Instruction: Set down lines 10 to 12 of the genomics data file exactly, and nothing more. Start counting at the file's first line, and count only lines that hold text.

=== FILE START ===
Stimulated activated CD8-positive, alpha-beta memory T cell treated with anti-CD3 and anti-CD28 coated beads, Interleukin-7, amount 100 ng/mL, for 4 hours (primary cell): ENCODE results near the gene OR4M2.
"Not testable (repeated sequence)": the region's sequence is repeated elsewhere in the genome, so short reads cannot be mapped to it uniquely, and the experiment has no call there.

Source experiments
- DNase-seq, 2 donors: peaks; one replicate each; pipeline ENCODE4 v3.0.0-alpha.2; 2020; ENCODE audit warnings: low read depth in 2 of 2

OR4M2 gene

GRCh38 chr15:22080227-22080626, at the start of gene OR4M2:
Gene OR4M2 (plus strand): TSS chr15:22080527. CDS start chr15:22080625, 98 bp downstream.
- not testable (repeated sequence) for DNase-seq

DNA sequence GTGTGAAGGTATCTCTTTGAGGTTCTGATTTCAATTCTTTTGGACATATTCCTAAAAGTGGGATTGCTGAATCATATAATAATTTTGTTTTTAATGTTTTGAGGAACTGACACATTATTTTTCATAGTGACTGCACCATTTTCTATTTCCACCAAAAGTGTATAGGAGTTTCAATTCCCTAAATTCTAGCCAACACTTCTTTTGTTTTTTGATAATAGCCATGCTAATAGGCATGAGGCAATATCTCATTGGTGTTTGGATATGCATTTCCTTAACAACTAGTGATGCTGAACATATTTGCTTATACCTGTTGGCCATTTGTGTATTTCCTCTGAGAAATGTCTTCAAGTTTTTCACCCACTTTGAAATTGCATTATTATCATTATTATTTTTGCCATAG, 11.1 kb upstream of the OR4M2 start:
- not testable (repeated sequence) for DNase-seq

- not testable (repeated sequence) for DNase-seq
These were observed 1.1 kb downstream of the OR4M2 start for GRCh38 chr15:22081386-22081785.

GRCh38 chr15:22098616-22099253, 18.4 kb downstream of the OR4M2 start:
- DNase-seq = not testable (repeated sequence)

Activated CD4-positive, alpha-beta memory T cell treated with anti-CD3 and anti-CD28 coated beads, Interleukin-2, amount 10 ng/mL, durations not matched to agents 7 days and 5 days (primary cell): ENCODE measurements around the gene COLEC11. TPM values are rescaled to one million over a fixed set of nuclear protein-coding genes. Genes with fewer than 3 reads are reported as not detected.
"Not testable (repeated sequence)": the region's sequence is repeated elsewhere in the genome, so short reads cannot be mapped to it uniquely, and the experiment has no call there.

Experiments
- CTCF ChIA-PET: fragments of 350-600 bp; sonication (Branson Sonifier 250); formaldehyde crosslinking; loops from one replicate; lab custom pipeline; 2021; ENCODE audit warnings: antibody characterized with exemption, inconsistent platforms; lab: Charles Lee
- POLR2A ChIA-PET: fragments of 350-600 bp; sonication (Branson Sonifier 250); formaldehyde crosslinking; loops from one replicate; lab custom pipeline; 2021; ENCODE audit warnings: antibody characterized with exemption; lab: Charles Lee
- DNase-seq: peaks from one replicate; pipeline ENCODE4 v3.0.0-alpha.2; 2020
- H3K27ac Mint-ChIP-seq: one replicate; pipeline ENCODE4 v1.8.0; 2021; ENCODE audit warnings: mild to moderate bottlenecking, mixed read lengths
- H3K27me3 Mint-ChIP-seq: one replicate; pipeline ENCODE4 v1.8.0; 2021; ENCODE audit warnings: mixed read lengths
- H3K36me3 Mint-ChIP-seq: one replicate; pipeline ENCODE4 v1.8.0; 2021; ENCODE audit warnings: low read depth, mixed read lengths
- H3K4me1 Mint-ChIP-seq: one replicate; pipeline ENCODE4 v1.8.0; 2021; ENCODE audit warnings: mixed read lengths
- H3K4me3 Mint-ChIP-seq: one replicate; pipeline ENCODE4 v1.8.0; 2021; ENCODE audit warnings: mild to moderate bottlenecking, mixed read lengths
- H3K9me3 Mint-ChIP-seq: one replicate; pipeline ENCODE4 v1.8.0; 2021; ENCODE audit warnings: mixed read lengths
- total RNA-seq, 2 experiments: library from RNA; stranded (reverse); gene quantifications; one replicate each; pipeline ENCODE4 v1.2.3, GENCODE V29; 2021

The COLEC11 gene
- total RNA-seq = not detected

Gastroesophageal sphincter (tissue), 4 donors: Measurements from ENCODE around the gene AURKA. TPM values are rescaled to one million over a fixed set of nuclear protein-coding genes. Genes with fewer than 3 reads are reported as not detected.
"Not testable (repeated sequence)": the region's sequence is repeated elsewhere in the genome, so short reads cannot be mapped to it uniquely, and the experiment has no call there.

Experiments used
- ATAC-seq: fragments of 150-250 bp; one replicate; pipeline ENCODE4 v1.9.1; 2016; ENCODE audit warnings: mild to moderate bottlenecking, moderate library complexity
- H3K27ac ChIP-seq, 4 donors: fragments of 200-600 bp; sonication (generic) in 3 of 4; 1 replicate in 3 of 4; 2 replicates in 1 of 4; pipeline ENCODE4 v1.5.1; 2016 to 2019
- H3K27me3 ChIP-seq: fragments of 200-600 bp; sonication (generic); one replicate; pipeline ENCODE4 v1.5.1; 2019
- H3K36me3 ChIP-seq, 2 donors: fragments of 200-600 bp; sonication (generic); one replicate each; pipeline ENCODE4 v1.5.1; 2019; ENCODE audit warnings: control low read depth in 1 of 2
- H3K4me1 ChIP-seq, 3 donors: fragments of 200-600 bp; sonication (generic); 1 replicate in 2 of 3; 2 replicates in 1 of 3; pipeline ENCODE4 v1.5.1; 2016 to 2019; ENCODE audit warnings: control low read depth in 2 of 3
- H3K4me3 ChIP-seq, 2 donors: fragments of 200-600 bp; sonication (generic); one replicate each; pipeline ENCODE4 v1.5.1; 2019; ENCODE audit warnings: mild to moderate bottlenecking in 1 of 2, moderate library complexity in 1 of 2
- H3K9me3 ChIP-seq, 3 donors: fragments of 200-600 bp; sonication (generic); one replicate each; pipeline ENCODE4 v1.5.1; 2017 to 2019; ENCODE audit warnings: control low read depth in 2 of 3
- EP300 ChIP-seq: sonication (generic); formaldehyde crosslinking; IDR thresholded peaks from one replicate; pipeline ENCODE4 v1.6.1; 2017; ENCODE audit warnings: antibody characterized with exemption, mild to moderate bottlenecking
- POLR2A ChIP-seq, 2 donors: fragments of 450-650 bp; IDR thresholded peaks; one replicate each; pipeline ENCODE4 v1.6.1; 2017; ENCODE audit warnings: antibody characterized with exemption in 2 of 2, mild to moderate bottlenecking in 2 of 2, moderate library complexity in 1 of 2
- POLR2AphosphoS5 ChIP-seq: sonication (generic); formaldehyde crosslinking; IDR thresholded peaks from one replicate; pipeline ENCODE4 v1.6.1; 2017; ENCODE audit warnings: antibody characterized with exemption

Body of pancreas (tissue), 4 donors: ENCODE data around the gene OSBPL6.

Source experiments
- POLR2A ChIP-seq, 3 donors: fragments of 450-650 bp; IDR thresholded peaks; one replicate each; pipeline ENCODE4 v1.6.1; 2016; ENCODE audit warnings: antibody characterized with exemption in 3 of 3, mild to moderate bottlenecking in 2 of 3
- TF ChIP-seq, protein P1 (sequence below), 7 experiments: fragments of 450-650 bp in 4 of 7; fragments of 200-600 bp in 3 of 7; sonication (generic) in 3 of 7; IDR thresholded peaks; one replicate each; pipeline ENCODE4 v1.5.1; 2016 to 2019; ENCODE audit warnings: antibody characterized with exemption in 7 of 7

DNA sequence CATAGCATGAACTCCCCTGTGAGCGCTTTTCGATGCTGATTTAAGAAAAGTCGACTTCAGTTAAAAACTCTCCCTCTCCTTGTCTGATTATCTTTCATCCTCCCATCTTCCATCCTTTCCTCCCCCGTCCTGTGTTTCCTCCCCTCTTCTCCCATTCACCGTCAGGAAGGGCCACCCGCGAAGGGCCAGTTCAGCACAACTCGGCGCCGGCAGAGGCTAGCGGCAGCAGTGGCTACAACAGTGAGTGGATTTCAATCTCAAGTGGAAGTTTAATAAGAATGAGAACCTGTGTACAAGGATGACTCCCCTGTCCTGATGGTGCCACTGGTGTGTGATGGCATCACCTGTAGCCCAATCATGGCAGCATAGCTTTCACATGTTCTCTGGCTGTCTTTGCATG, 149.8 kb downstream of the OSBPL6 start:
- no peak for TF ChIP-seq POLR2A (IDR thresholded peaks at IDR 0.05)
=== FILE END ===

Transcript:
- not testable (repeated sequence) for DNase-seq

- not testable (repeated sequence) for DNase-seq
These were observed 1.1 kb downstream of the OR4M2 start for GRCh38 chr15:22081386-22081785.